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    #1

    bed

    Hi

    Please let me know which part of speech is bed over here.

    He goes to bed.

    Regards
    Pallavi

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    #2

    Re: bed

    Quote Originally Posted by pallavi kakkar View Post
    Hi

    Please let me know which part of speech is bed over here.

    He goes to bed.

    Regards
    Pallavi
    ***** NOT A TEACHER *****

    He = pronoun.

    goes = verb.

    to= preposition.

    bed = noun. (The object of a preposition is always a noun or a pronoun.)

    to bed = prepositional phrase that modifies/ belongs to/ comes under

    "goes." Where does he go? To bed.

    ***** NOT A TEACHER *****

  1. lauralie2's Avatar
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    #3

    Re: bed

    Quote Originally Posted by TheParser View Post
    ***** NOT A TEACHER *****

    He = pronoun.

    goes = verb.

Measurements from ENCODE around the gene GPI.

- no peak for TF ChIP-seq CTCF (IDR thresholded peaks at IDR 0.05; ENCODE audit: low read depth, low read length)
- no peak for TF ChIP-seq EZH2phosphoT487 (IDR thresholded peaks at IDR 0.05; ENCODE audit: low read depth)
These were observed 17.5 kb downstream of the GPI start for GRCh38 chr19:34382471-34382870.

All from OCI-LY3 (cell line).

to= preposition.

    bed = noun. (The object of a preposition is always a noun or a pronoun.)

    to bed = prepositional phrase that modifies/ belongs to/ comes under
    What if we replaced 'bed' with 'sleep', would that change things?

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    #4

    Re: bed

    Quote Originally Posted by lauralie2 View Post
    What if we replaced 'bed' with 'sleep', would that change things?
    ***** NOT A TEACHER *****

    Great question!!!

    (1) He = pronoun.

    (2) goes = verb.

    (3) to = preposition.

    (4) sleep = noun.

    to sleep = prepositional phrase. (He goes to sleep very quickly.)

    (5) to sleep = infinitive.

    Why are you going to the sofa now? I am going to the sofa in order

    to sleep.

    ***** NOT A TEACHER *****

  2. lauralie2's Avatar
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    #5

    Re: bed

    Quote Originally Posted by TheParser View Post
    ***** NOT A TEACHER *****

    Great question!!!

    (1) He = pronoun.

    (2) goes = verb.

    (3) to = preposition.